JOURNAL ARTICLE
REVIEW

Use of ultrasound to place central lines

Sean P Keenan
Journal of Critical Care 2002, 17 (2): 126-37
12096376

CONTEXT: Placement of central venous catheters (CVCs) is an integral part of care for the critically ill patient but is associated with significant morbidity when using the traditional landmark method. The use of real-time ultrasound to guide line placement has been developed in hopes of avoiding this morbidity.

OBJECTIVE: The objectives of this article are 2-fold. The first is to determine the relative effectiveness of the use of real-time ultrasound to place CVCs compared with the use of landmarks alone. The second is to discuss the merits of future study to increase the use of this technology.

DATA SOURCES: Medline from 1966 to 2001, personal files, 2 prior systematic reviews, and reference lists of selected articles.

STUDY SELECTION: Studies were included if: (1) study design was a controlled trial, (2) patients required placement of a CVC, (3) the interventions were real-time ultrasound versus standard landmark-guided line placement, and (4) outcomes included at least 1 of failure to place catheter, success of first attempt, number of attempts, time to catheter placement, or complication rate.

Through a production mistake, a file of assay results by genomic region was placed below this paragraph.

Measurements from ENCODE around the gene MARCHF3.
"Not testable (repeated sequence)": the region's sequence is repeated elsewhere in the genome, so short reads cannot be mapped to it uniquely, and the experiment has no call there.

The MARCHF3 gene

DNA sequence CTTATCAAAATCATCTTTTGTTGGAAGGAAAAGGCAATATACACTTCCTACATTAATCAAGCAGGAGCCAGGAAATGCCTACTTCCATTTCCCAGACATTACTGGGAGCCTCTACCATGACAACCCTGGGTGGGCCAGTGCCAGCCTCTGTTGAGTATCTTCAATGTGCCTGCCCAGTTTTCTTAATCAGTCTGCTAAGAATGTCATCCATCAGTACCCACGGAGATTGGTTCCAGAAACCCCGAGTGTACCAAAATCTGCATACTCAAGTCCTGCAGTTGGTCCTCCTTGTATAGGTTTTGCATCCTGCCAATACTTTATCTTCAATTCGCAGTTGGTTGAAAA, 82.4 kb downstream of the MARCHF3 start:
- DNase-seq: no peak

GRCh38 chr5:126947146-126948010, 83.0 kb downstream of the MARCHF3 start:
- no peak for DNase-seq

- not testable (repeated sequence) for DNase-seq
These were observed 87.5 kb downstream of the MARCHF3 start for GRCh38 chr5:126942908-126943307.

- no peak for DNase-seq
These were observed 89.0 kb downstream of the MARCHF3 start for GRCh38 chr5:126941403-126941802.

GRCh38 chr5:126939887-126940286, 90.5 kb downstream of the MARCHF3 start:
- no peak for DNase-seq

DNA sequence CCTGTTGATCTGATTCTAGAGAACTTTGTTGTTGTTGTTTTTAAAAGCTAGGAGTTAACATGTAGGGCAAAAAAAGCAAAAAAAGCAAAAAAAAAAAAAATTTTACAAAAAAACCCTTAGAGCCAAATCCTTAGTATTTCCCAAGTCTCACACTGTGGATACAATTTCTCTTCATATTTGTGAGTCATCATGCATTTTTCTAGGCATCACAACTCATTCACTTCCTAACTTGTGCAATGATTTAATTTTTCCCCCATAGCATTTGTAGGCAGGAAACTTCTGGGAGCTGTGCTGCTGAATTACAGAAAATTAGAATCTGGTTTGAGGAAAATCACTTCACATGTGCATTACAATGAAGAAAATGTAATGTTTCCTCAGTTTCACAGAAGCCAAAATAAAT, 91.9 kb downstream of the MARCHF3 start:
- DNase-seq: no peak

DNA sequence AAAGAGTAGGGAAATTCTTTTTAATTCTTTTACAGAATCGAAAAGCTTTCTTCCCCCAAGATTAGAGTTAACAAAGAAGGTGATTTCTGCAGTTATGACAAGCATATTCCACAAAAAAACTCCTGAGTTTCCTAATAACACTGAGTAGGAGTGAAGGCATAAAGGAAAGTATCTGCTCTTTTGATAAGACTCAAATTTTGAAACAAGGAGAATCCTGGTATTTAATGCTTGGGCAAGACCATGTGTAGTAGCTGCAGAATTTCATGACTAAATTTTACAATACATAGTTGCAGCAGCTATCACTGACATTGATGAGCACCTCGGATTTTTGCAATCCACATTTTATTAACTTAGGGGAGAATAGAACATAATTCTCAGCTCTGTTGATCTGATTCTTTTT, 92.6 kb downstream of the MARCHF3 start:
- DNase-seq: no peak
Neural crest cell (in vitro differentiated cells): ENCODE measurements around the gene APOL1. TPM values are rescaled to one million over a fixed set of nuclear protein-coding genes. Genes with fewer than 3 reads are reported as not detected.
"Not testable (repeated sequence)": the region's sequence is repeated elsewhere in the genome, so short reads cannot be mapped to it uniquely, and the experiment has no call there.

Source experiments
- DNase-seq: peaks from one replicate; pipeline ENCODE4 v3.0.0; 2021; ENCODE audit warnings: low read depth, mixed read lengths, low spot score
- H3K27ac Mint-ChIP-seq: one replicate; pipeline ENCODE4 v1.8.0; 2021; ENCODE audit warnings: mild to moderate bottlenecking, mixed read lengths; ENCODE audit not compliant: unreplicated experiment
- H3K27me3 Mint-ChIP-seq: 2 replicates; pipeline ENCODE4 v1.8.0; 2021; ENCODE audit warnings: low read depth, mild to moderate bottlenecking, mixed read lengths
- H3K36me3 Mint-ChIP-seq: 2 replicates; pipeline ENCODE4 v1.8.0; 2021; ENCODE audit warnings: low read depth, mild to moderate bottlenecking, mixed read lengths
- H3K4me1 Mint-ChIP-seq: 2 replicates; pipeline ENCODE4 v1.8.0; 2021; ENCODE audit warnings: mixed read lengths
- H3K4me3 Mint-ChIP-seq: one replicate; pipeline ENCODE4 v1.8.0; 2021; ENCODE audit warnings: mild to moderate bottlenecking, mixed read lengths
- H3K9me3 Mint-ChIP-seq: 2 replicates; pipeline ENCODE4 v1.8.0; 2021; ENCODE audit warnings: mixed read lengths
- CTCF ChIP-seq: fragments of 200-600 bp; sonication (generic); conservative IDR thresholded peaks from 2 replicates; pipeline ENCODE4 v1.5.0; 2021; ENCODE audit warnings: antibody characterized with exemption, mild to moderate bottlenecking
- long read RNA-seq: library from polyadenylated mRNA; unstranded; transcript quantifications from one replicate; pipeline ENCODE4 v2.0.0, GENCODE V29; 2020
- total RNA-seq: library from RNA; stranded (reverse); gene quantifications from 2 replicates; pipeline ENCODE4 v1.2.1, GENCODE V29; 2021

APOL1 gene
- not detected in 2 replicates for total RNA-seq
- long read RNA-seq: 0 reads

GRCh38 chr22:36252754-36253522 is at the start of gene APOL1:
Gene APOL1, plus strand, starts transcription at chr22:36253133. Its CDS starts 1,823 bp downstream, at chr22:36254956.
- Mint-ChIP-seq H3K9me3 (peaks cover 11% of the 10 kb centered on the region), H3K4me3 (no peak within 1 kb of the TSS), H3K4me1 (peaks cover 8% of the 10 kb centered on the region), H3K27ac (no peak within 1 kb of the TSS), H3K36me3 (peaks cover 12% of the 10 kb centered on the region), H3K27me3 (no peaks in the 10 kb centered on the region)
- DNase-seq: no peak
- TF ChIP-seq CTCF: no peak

DATA SYNTHESIS: Eighteen trials were identified. Pooled results showed a significant reduction in failure rate (risk difference, -.12, 95% confidence interval [CI], -.18 to -.06), number of attempts (risk reduction, 1.41, 95% CI, 1.15-1.67), and arterial puncture rate (risk difference, -.07, 95% CI, -.10 to -.03). The number of successful venous cannulations on first attempt were higher using ultrasound (risk difference,.24, 95% CI,.08-.39). No difference was found in time to insertion. Significant heterogeneity of study results was found for most analyses. Subgroup analyses suggested that ultrasound improved outcomes most convincingly using external probes, for internal jugular vein cannulation, and when used by clinicians less experienced at line placement.

CONCLUSIONS: Adoption of real-time ultrasound to guide CVC placement has the potential to improve successful line placement and minimized complications. It can improve patient safety. However, there are significant cost concerns and the reported adverse events are generally minor and easy to treat. Before creating study protocols to increase usage of this technology, both current usage and cost effectiveness should be determined.

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